21[20] From Havel's speech delivered in Prague on February 25, 1990 on the anniversary of the birth of T.G. Masaryk. [Vaclav Havel, Projevy (leden - cerven 1990), op. cit., p. 65]
22[21] Vaclav Havel, Letni premitani, (Praha: Odeon, 1992), p. 15.
23[22] Ibid., p. 15. Here, in addition to denigrating the federation, Havel also slandered the Slovaks. This was a common feature of his public speeches from that time. Or how else can one understand that, after declaring his "full" or "deep understanding" for the alleged Slovak hatred and contempt of their "unauthentic" coexistence with the Czechs, he defines this "fully legitimate will" at the same time as "a primitive, xenophobic and in its consequences suicidal nationalism" of the Slovaks? [See ibid., p. 17]
24[23] Cf., for example, Oskar Krejci, Jak to prasklo, (Praha: Trio, 1991), pp. 124-125.
25[24] Ibid., p. 16.
26[25] Ibid., p. 16.
27[26] Marie L. Neudorfl, "Vaclav Havel and the Ideal of Democracy," a paper delivered at the Vth Congress for Central and East European Studies, Warsaw, August 6-11, 1995, p. 15.
28[27] Theodor Draper, "The End of Czechoslovakia", The New York Review of Books, No. XL, 3/1993: 15. Similarly, as Draper pointed out, Petr Pithart was promoting an idea of the Czechs as being "accustomed" to behave as "an arrogant older brother." [Ibid, p. 15]
29[28] See Rostislav Hovorka, Kronika deleni (Ceskoslovensko 1990 - 1992), Pedagogicke stredisko, Hodonin, cerven 1995, p. 10. On Havel's attack against the federal parliament, the highest body of the federation, see, for example, ibid., pp. 48-49.
30[29] Ibid., p. 37.
31[30] Havel, Vazeni obcane, op. cit., p. 27. The possibility or prospect of a breakup was again announced by Havel  in a speech to the Federal Assembly on 10 December 1990. See, Young, op. cit. p. 31.
32[31] Oskar Krejci, Jak to prasklo, (Praha: Trio, 1991), pp. 124-125.
33[32] See in Dienstbier, op. cit., p. 26.
34[33] This statement also accusing a popular vote of being demagoguery was made by Milan Uhde, who entered the circles of the Czechoslovak elite as early as the 1950s to be later demoted. Currently, he is Chairman of the Czech National Parliament. See Slavomir Ravik, Zahradni slavnost pro 15 milionu, op. cit., p. 84.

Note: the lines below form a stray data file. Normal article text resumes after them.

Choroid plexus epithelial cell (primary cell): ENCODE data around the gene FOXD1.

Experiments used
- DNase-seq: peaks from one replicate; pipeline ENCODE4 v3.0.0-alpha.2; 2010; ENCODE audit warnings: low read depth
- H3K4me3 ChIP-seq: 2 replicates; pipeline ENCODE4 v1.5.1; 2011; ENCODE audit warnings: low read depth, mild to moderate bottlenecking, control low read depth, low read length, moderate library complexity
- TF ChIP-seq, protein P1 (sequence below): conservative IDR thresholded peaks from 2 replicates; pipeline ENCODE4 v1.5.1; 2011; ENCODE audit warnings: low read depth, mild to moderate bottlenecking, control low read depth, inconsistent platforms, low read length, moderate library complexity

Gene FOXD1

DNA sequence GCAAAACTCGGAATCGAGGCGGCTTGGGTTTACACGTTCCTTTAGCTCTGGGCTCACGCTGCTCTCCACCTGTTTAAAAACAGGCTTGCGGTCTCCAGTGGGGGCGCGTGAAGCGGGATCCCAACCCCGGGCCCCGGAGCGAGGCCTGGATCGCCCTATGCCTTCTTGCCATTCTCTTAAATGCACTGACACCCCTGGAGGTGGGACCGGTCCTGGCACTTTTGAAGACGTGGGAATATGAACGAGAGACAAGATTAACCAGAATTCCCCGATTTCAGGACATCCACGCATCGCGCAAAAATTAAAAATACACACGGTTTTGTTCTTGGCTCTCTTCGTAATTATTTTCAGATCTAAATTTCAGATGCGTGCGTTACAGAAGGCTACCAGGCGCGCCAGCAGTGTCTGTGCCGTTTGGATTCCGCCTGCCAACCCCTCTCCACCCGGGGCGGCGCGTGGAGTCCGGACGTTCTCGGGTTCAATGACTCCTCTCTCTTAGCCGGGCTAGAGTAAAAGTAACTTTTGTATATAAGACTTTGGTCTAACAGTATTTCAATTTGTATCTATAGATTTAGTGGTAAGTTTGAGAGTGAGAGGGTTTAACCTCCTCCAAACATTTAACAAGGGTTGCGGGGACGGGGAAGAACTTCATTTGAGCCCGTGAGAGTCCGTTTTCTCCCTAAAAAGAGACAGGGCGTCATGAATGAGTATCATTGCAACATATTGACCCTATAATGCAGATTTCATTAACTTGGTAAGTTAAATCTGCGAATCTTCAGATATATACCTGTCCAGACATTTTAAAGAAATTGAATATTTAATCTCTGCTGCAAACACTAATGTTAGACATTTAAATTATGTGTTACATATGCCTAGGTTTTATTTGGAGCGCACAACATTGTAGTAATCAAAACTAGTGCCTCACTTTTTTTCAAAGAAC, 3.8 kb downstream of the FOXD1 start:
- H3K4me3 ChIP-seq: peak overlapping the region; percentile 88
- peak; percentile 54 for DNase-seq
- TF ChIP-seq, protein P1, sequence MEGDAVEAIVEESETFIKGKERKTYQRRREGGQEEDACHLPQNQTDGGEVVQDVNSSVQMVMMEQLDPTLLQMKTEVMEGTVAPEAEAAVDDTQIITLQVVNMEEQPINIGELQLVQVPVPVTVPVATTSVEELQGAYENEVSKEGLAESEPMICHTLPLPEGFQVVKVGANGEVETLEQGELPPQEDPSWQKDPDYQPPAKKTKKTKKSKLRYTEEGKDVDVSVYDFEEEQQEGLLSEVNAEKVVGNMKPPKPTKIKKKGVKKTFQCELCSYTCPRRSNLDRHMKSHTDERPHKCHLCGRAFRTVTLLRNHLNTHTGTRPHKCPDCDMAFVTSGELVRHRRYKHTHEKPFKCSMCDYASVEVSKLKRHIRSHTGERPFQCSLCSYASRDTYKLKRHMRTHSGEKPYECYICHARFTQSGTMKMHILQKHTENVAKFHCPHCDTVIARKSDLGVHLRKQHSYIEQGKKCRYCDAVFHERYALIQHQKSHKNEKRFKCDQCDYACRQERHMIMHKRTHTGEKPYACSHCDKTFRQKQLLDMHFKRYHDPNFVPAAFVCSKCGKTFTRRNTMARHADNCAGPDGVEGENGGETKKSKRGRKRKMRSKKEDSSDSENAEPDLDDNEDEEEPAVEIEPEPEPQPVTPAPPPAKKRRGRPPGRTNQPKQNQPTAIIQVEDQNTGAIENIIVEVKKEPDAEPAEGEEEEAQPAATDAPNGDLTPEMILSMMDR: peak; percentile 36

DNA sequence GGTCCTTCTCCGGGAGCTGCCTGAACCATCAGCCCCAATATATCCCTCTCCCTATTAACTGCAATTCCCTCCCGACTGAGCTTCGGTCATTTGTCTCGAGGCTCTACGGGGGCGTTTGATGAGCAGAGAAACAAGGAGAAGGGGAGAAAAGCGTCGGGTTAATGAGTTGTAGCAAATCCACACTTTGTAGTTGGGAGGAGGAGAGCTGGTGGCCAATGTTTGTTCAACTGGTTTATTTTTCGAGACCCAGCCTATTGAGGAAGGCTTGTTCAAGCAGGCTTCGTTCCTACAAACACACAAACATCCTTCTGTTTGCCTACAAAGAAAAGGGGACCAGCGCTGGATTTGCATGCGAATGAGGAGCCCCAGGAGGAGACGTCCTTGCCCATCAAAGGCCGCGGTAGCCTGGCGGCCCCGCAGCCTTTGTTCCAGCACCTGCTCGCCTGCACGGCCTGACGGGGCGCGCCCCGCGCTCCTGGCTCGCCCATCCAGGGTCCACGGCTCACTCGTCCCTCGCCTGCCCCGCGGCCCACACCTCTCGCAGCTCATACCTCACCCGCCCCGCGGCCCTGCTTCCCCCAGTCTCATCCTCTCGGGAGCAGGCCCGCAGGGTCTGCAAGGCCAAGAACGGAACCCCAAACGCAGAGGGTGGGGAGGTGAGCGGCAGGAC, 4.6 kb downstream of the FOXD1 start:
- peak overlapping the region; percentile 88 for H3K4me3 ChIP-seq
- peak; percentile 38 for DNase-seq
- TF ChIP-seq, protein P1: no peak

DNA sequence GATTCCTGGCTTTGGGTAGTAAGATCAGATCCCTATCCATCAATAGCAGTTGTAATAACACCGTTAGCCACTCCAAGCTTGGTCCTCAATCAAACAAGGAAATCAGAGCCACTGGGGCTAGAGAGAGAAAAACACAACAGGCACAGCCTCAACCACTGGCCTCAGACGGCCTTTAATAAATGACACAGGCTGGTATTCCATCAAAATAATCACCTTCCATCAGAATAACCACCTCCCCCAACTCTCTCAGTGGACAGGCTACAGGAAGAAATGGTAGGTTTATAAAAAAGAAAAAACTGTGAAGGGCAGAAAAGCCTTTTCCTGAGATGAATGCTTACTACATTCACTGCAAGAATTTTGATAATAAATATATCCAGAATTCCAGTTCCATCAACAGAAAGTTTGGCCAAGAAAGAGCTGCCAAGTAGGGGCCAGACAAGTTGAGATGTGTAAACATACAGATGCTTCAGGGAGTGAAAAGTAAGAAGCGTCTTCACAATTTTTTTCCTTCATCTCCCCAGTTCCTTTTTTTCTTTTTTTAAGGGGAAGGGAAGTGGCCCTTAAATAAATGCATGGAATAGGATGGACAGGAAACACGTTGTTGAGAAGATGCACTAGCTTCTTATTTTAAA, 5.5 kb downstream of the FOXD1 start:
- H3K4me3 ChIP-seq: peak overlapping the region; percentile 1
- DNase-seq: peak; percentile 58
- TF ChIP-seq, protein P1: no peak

35[34] The data is based on a poll made by an official Czechoslovak research institution. Young, op. cit., p. 37. Significantly, one year after the breakup, which was portrayed by Czech political leaders inside the country, as well as abroad as the fulfillment of the wishes of the Slovak nation, a pool established that sixty per cent of the Slovaks would still vote against the split of Czechoslovakia while only 24 per cent consented with it; in March 1993 (three months after the breakup) only 14 per cent of the Slovaks supported the move. [Slavomir Ravik, Bylo Nebylo v listopadu 1993, (Praha: Alernativy, 1993), p. 49] In this light, Ravik himself tended to consider the separation as a "high treason with all its consequences." The "low identification of the Slovaks" with their new state (23 per cent for the separation and 60 per cent against) was also established by a sociological research conducted by the International Politological Institute in Brno (Czech Republic) in October 15-25 1993. [Budovani statu: Aktualni problemy Slovenska po rozpadu CSFR, (Brno: Mezinarodi politologicky ustav Masarykovy univerzity, 1994), pp. 1-2] Moreover, those Slovaks who were in favour of democracy overwhelmingly supported the idea of Czechoslovakia. In addition, according to 58 per cent of the Slovaks, the new Slovak state should not draw its continuity from the Slovak Independent State from World War II, while 20 per cent were of the opposite opinion. [Ibid., p. 2] With regard to the warnings against "undemocratic" and "xenophobic" trends in Slovakia made by the Czech politicians who worked on the breakup, it is also interesting to note that "the principle of a 'strong hand' has less supporters in Slovakia than in the Czech Republic" as embodied by Klaus's government. [Ibid., p. 6]
36[35] See Young, op. cit., p. 37.
37[36] Vaclav Havel, Letni premitani, op. cit., p. 22.
38[37] Ibid., p. 22. In this light, the breakup was also a radical revision of the "ideals" of the Velvet Revolution itself  which was a source of legitimacy of the new political elite.  In this connection, Dr. Josef Sarka, an organizer of the original student demonstration against the Nazi regime in 1939, who was also participated in the manifestation of November 17, 1989, came to consider the Velvet Revolution as a "betrayed revolution": "what kind of democracy is it when people could not speak their mind about the termination of the Czechoslovak state, and the separation was approved by the deputies who swore their allegiance to the federation?" [Slavomir Ravik, Bylo Nebylo v listopadu 1993,  (Praha: Alernativy, 1993), p. 40]
39[38] Dienstbier, op. cit., p. 28.